Minnesota is somewhat limited in the things it will grow.  Cherries and peaches and okra do best in other climes, but corn and ground cherries and zucchini do astonishingly well there.  Keillor had a great line about zucchini lying there, snuggling quietly under the cool green leaves and growing to the size of beached whales.

Which is what mine are doing these days.  I was late getting a garden in and didn't have the best seeds, so the carrots are sparse and 75% of the tomatoes died.

But Oh, Reader, the zucchini.  I turn my back for a day or two and then, while hoeing in the vicinity I sweep back the large bristly leaves and there they are, enormous and quiet, cool and green, swollen to the size of baseball bats, sea lions, hippos.

Today Jenny made two loaves of zucchini bread and also liver and onions with zucchini.  She didn't even use up one squash.  Naturally, she found the recipe for the zucchini bread in the cookbook from my folks' church in Minnesota.

It also has a second zucchini bread recipe, two recipes for zucchini muffins, plus zucchini apple pie, zucchini jam, and a "squash casserole" that takes 3 cups of grated zucchini.

*     *     *
Matt was home for a few days, thanks to an assignment that took him to the Kitsap Navy Base in Washington, close to where we had gone for our anniversary trip.

Matt and Ben had long, extended arguments about such things as what would have happened to the Blazers if Brandon Roy and Greg Oden hadn't been so plagued with injuries.  And whether it would be better to meet a grizzly bear or a black bear if you had only 30 seconds to react.

Each of them will take one side, and they will argue with congenial intensity for a long time, quoting more statistics than you had any idea existed on the subject, and bringing in principles of physics and engineering and calculus, in addition to tidbits of history and finer points of geographical knowledge.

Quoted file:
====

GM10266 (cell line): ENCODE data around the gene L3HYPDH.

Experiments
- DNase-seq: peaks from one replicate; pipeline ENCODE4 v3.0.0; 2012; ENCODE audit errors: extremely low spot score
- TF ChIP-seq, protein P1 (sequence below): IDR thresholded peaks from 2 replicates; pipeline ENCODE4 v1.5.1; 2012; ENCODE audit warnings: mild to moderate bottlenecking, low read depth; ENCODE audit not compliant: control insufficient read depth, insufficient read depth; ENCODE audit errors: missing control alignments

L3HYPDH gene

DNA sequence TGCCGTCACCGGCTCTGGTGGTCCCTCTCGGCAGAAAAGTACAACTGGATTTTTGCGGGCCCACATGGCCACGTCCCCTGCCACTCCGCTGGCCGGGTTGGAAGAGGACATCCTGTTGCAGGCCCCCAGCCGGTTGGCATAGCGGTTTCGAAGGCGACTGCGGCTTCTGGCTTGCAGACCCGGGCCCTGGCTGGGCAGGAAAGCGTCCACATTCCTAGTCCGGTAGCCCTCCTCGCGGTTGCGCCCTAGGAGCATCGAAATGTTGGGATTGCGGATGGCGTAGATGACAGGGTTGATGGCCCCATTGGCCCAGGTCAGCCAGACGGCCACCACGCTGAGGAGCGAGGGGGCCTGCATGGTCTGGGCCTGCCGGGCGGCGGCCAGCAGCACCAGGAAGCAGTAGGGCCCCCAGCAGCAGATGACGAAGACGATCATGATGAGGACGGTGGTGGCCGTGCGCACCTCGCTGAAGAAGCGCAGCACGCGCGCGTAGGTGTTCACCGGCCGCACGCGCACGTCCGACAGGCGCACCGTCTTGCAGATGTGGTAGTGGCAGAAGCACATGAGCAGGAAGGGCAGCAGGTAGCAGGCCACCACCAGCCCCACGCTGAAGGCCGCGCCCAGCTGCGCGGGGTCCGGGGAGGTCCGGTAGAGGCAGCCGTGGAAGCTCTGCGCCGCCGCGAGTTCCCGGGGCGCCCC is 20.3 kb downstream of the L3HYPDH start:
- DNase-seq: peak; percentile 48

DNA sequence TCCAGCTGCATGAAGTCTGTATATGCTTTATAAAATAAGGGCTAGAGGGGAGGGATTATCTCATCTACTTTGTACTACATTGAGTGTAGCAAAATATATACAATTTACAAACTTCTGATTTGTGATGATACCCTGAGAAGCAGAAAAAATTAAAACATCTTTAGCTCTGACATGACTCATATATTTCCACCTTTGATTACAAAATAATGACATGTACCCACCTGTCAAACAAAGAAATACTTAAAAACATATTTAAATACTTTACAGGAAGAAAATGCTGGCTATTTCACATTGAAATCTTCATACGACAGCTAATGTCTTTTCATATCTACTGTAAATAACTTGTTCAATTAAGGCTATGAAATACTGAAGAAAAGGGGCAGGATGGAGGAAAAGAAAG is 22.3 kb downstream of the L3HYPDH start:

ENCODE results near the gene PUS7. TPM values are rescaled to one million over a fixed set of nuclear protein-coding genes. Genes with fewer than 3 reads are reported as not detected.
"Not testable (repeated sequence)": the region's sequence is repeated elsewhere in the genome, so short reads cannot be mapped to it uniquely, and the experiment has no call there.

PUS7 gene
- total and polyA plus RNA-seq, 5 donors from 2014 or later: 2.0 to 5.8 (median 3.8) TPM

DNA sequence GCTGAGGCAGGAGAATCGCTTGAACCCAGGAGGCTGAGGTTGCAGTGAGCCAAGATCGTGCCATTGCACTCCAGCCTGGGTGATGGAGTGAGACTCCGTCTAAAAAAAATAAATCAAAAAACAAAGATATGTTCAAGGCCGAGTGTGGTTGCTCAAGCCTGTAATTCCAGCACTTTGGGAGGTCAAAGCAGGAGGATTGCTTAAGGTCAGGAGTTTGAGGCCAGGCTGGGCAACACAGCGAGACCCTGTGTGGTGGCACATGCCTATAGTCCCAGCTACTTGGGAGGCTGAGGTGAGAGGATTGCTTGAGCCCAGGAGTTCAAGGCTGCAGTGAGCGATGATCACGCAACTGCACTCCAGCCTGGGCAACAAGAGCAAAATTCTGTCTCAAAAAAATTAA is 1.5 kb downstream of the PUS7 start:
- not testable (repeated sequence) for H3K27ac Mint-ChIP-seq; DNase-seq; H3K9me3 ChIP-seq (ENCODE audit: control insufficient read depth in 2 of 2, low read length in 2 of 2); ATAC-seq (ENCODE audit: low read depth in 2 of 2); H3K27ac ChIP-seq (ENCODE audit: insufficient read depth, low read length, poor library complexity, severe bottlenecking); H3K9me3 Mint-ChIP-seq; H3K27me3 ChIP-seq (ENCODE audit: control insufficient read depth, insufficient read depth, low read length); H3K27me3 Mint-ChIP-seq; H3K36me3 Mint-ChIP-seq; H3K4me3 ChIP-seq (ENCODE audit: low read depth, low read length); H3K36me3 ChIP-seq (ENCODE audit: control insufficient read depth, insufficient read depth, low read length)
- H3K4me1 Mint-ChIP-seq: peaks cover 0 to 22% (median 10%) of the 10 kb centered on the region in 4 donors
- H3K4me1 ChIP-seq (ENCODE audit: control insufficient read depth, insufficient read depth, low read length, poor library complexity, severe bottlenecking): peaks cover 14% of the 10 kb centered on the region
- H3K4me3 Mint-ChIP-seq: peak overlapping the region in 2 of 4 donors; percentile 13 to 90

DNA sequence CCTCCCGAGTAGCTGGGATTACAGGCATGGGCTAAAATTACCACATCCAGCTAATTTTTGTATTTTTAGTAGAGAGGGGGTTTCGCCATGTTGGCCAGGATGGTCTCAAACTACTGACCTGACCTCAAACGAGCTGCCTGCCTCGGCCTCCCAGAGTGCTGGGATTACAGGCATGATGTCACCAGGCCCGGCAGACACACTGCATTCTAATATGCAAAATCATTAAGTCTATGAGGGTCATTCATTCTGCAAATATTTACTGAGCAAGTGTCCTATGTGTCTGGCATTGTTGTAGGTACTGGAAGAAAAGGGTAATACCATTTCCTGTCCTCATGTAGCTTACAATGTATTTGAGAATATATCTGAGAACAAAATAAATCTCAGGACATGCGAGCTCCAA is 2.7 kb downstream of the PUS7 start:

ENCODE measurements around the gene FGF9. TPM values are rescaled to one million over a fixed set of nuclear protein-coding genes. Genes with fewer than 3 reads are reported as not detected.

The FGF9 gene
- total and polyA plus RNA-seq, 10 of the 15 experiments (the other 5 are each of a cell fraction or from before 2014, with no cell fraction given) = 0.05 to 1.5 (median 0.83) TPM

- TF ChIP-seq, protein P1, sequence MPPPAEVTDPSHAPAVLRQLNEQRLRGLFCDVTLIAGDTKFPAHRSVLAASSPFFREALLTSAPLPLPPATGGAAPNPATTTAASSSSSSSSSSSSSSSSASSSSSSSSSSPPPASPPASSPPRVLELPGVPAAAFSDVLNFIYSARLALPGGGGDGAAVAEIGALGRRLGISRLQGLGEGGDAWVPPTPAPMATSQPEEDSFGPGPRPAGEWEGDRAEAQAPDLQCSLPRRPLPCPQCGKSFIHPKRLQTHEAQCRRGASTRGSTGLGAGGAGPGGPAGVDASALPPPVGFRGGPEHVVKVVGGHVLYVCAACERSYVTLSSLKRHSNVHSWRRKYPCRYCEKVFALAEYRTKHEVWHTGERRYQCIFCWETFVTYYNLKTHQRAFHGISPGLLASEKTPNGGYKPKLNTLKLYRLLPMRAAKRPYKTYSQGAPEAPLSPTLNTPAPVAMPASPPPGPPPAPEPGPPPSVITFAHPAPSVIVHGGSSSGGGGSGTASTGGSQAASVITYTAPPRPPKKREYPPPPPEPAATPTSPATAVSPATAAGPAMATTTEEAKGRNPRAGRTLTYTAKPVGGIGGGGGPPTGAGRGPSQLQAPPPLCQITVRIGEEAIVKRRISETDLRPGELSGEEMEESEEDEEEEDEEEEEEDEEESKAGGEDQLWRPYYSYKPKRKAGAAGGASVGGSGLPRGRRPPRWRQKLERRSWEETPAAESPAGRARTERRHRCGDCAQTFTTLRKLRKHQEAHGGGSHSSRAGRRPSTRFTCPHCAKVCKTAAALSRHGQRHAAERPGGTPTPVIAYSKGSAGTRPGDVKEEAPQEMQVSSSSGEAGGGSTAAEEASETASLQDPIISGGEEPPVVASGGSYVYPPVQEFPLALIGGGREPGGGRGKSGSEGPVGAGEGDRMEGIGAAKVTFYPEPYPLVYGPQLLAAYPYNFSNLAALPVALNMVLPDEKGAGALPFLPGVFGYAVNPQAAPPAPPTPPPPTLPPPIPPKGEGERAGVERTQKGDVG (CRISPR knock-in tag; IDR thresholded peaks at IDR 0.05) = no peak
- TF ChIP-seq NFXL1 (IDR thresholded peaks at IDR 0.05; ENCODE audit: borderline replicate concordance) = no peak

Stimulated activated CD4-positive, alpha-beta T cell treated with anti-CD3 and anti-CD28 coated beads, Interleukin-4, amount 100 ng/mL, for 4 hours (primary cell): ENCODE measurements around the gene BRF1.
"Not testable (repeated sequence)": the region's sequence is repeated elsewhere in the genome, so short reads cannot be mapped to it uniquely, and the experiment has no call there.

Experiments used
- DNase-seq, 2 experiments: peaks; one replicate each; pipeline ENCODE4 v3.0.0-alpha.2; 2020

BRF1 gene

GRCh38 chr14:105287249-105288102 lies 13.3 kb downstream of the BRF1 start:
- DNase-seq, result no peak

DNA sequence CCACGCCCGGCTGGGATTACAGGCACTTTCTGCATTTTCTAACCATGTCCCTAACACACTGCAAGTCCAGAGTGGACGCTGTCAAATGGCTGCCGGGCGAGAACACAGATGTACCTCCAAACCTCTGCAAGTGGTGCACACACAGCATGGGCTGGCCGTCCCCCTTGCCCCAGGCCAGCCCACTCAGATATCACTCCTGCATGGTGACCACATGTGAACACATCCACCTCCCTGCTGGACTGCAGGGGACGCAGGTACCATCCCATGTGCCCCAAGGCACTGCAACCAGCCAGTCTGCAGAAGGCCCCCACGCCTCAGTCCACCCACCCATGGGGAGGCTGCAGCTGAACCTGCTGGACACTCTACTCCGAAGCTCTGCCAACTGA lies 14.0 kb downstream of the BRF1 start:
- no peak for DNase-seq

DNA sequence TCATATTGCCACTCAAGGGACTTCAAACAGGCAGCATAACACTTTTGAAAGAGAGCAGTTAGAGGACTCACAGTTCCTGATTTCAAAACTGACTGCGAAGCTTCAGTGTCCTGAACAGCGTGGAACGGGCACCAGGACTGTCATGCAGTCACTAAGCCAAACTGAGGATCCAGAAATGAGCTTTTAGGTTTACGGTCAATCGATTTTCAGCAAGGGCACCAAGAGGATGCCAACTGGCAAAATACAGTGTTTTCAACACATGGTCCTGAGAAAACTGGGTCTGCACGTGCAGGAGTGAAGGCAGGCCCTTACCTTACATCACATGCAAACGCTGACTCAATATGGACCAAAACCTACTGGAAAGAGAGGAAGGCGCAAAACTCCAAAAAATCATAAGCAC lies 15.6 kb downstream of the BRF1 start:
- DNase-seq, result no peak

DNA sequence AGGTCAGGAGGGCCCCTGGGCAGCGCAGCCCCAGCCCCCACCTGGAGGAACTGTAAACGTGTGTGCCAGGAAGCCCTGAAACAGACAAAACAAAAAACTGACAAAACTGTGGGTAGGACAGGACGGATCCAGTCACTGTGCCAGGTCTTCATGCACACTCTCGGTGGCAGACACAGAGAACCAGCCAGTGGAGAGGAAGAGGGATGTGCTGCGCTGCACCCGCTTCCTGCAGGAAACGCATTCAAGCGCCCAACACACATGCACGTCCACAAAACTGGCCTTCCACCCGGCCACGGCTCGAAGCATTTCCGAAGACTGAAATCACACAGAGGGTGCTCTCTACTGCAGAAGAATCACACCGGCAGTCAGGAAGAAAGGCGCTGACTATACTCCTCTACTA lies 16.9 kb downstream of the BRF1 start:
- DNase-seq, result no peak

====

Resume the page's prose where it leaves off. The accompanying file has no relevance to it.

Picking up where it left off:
I couldn't hold up my end of such a conversation for three minutes, but I enjoy listening to them.

Quote of the Day:
"They're not poofing so well.  Sorry!  I'm speaking your language and not my language.  Their volume is not increasing as they get hotter."
--Ben, about the frozen marshmallows over the campfire

Tuesday, August 19, 2014

The Anniversary Trip

Here's last Sunday's Letter from Harrisburg column, plus photos of our trip to Washington.

Marriage built on routine can still take turns of sweet surprise

My husband’s phone buzzed at 1:45 a.m., over on the table in the tasteful studio apartment near Puget Sound, where we were spending our 30th anniversary.
I had slept uneasily, with strange, colorful shapes battling in my dreams. Since the phone didn’t wake Paul, I got up and answered it.
One wonders, at such times, what’s wrong back home, who crashed a car, and what’s on fire.
“Uh yeah, I just got off at Exit 216, and I’m lookin’ for the Wilton Smucker Warehouse. I got a load to drop off.”
I thought, groggily, “What sort of insane truck driver calls at this time of the night?”
He went on. “I went through this little town, and I’m seein’ a sign that says ‘Harrisburg 3 miles’.”
The world seemed tipped the wrong way and answering him took a huge effort.
“Did the town just have one stoplight?” I finally said.
He asked someone beside him, “Did the town just have one light?”
The someone else didn’t know. I didn’t know why I’d asked.
I tried to remember where Exit 216 was, but I was distracted by a strange sensation in my stomach. The valves in my esophagus were opening, from bottom to top, and a seething something was pushing rapidly up the pipe.
The truck driver was still loudly demanding that I tell him where he was and where he should go.
I handed the phone to Paul, who mercifully was now awake. Then I grabbed a nearby wastebasket and threw up.
Paul finished directing the driver while I went to the bathroom and finished what I had begun.
I had a happy thought in the middle of this dreadful episode: My life isn’t boring after all.
Even 30 years into this marriage, the plot takes unscripted turns. How lucky I am.
We found this place through VRBO and stayed in the apartment above the garage.

I’m not sure where I had absorbed the idea that married life was boring and single life was not — maybe from watching my overworked parents and their peers, stuck in their small circumscribed lives of repetitive sameness. Oatmeal for breakfast, “singings” at church on Sunday nights, milking the cows twice a day, green beans in July, sewing circle on the same Tuesday every month.
It looked like imprisonment to a 16-year-old eager for adventure, quivering with anticipation for life in the real world.
When I got married, some years later and a few degrees wiser, a touch of that fear remained.
Thirty years in, swamped with blessings, I understand the appeal of sameness, the contentment of routine, but at this stage they are not often mine to enjoy.